“Training is like farming. You do all these things today that you can’t see producing a result in the hope of a future payoff. You plant the seeds, water and fertilize, and scare away the birds, all in the hope that one day some little green shoots will pop through the soil.”
“When these shoots start to show that’s like someone you haven’t seen in a while telling you how great you look and asking if you’ve lost weight. Looking at yourself in the mirror every day, your gym weights maybe not having budged for a month or more, it can be hard to tell. But little by little the shoots grow. The muscles become more visible, you get faster, or your clothes fit differently.”
“And seemingly, all of a sudden, as if it happened overnight, you’re fit.”
– Michael Boyle
Fitness is not an overnight concept. It can take months for progress to occur and sometimes you just mess it up and your crops wither and die.
When this happens in training it’s time to go back to your training diary and see what was working before you went wrong.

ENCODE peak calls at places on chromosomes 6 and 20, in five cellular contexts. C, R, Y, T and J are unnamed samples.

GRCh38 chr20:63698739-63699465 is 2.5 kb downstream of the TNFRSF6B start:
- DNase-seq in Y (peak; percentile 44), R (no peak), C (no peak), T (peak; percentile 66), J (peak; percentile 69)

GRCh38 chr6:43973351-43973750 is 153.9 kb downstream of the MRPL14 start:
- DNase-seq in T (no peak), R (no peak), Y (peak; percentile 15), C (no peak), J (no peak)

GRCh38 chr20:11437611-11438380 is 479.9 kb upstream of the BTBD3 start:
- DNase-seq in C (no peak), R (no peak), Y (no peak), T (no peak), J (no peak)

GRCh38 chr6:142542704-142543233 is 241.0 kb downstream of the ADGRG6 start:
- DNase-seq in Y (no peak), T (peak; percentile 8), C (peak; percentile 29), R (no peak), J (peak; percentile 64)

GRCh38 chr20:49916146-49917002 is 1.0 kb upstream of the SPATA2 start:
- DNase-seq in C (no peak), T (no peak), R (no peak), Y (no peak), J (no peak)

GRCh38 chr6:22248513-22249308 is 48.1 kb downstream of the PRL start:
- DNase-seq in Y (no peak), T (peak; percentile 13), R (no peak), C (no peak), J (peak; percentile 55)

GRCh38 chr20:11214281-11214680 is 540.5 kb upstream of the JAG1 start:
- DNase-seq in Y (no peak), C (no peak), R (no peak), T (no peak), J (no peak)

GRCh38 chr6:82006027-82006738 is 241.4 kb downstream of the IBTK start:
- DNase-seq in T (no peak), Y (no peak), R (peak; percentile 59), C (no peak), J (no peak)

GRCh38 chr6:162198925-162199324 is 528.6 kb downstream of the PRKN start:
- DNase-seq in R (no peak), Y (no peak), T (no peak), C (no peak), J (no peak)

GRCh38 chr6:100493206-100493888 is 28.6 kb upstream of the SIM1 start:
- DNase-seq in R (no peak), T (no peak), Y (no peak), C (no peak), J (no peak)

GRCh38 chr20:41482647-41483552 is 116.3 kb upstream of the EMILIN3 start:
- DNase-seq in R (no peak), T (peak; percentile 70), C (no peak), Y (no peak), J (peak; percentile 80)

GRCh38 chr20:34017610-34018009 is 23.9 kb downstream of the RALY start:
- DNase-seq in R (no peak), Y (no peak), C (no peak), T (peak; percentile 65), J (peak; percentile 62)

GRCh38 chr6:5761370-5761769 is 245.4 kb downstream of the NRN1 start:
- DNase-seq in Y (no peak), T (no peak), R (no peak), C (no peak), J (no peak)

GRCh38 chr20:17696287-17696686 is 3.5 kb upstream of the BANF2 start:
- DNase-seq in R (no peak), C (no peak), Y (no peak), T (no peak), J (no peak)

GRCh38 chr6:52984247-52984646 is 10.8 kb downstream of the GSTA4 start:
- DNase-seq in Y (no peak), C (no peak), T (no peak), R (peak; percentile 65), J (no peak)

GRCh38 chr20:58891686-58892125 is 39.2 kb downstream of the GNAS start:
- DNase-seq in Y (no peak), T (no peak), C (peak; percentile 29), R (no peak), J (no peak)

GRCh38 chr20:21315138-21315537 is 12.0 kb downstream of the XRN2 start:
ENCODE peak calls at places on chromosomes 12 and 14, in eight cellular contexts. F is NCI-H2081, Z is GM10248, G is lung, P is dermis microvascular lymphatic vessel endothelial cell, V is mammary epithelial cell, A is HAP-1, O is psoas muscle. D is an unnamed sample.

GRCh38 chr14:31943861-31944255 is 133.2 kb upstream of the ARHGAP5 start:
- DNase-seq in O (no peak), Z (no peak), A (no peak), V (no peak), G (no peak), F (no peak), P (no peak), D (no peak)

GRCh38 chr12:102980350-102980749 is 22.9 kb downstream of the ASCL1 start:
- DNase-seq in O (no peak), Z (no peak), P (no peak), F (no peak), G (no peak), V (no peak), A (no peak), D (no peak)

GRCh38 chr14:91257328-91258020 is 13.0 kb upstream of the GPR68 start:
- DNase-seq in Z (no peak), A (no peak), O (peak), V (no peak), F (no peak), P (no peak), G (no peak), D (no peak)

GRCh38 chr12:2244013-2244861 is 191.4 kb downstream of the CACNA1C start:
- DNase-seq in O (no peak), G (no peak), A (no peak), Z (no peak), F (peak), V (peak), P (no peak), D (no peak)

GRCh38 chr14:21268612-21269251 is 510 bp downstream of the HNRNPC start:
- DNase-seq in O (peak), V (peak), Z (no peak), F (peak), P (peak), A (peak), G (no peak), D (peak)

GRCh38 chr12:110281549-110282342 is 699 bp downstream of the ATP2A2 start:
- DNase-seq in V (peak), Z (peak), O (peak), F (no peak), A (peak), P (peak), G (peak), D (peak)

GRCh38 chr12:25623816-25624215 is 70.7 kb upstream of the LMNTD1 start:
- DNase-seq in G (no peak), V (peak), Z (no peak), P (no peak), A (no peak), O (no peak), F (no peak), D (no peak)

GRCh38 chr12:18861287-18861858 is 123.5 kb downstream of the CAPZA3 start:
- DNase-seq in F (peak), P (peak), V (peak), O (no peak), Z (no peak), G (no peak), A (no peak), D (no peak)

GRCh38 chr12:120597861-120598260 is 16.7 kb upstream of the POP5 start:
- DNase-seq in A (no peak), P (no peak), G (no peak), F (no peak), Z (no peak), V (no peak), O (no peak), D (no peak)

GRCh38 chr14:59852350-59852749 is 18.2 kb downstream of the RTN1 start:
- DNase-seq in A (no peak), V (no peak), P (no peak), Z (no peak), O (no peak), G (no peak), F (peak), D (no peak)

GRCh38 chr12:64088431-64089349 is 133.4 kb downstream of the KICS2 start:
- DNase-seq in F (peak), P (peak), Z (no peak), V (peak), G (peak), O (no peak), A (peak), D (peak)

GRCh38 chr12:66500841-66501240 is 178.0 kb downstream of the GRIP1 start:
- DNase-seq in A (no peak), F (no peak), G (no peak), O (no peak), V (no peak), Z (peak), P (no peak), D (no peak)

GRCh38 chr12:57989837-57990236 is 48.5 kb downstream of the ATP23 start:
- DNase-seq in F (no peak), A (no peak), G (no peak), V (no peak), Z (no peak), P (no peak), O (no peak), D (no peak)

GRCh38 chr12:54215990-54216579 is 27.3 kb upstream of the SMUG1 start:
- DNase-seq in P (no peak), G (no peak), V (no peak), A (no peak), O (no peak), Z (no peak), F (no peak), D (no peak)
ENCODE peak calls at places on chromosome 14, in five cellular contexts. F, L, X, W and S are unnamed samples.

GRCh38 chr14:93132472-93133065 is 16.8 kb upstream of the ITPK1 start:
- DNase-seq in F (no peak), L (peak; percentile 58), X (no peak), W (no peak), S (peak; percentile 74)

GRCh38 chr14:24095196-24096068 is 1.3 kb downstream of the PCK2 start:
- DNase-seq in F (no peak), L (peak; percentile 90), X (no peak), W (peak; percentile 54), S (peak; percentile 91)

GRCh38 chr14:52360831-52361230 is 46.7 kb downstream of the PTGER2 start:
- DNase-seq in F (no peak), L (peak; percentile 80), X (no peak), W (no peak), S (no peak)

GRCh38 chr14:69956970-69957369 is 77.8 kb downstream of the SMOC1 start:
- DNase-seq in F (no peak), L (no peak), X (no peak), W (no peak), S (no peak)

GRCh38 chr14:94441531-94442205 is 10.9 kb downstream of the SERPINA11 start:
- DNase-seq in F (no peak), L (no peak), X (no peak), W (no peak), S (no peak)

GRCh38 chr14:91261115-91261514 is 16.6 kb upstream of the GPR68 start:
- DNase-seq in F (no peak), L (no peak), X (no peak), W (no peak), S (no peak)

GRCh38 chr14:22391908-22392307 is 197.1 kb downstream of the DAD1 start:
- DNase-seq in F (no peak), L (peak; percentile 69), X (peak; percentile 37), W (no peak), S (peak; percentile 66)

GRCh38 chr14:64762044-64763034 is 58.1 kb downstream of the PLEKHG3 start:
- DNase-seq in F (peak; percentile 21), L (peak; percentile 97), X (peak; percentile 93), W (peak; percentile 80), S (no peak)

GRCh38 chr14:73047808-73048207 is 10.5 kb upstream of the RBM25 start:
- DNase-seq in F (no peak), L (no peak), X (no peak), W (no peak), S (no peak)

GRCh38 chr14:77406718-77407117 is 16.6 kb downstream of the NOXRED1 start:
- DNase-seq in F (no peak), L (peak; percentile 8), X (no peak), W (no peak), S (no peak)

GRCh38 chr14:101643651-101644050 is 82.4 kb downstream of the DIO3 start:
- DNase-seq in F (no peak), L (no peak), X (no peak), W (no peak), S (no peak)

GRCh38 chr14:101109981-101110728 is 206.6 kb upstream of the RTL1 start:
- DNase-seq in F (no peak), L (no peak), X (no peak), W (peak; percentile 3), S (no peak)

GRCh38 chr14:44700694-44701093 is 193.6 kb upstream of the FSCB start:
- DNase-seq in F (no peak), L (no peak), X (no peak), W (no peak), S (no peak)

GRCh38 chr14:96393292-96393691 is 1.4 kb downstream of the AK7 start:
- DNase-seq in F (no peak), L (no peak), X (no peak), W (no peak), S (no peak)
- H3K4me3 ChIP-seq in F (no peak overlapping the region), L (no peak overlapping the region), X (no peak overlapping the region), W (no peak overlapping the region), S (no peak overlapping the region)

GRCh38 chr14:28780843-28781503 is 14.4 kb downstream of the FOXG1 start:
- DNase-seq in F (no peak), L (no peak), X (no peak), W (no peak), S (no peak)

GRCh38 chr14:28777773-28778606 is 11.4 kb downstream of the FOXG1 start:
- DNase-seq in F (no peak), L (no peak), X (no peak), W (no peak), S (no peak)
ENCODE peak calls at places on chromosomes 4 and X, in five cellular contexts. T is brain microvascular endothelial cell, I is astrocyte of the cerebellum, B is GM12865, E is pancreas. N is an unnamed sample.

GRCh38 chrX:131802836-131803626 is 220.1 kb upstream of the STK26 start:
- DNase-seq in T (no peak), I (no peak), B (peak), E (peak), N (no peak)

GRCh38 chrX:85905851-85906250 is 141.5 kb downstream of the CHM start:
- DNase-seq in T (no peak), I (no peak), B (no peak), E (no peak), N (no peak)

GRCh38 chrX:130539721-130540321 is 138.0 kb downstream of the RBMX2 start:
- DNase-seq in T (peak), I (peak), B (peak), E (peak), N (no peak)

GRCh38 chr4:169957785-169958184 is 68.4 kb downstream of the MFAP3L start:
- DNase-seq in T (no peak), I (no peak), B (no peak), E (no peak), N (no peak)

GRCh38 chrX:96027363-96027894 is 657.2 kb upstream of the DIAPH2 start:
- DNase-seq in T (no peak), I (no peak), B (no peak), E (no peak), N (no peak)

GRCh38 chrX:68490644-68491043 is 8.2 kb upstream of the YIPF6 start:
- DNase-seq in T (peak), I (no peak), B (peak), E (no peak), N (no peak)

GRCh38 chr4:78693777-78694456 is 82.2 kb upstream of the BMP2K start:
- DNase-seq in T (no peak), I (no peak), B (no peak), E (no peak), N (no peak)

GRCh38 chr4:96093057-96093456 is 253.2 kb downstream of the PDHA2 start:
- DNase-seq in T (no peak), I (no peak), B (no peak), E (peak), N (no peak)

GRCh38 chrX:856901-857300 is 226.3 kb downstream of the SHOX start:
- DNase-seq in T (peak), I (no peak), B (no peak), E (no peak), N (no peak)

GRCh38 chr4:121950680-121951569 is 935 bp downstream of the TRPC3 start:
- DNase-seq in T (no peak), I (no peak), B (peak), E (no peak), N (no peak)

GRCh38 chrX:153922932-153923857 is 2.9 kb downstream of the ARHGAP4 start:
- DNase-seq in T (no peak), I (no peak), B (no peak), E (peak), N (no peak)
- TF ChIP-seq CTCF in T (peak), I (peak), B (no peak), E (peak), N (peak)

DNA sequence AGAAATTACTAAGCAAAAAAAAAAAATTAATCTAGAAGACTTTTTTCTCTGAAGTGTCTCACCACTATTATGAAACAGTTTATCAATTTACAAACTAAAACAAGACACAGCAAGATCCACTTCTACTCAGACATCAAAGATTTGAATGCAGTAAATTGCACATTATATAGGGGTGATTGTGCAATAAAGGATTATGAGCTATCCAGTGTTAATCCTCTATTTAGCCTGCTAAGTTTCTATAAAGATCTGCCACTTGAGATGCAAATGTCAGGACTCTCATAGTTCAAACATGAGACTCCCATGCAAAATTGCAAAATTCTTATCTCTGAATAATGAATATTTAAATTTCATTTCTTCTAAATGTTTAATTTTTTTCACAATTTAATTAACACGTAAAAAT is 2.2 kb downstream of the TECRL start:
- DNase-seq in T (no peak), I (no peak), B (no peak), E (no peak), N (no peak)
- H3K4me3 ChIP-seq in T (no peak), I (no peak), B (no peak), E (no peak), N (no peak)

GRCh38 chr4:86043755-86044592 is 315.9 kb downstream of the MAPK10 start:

This whole process isn’t helped by modern society. We want it all and we want it now. I’d argue that if more people spent more time in the gym maybe the credit bust might not have happened.
In life, you can buy whatever you want – just put it on the credit card. But there’s no credit card option with training.
In training you get exactly the fitness and strength you deserve. No more and no less. That’s probably not a bad lesson for many people today. You want it, be prepared to go work for it.
Don’t be surprised if it takes you the rest of your life to get what you’re after. The longer and harder you work for something the more you’ll appreciate it.
I remember when I started first going to the gym – I was fifteen. I made all the gym mistakes I write about. It has been a long and transforming journey so far. No one is good at anything on the first attempt. That’s another great lesson sport teaches us – perseverance.
Lance Armstrong has a saying that if you’re training over seventy percent you’re not building yourself up, you’re breaking yourself down. It’s like putting money in the bank.
Each session done right builds your fitness bank account up – slowly accruing fitness session-by-session, day-by-day. Go too hard too often and you wind up having to use your credit card.
The only problem with using your credit card all the time is sooner or later you wind up in debt. The problem becomes that in training terms “debt” means injury, illness, and burn out. You can’t deficit spend on fitness.
Learn to be patient. Work on the skills of fitness. It takes time. You’re certainly not going to become fast overnight nor have a six-pack. Be okay with that.
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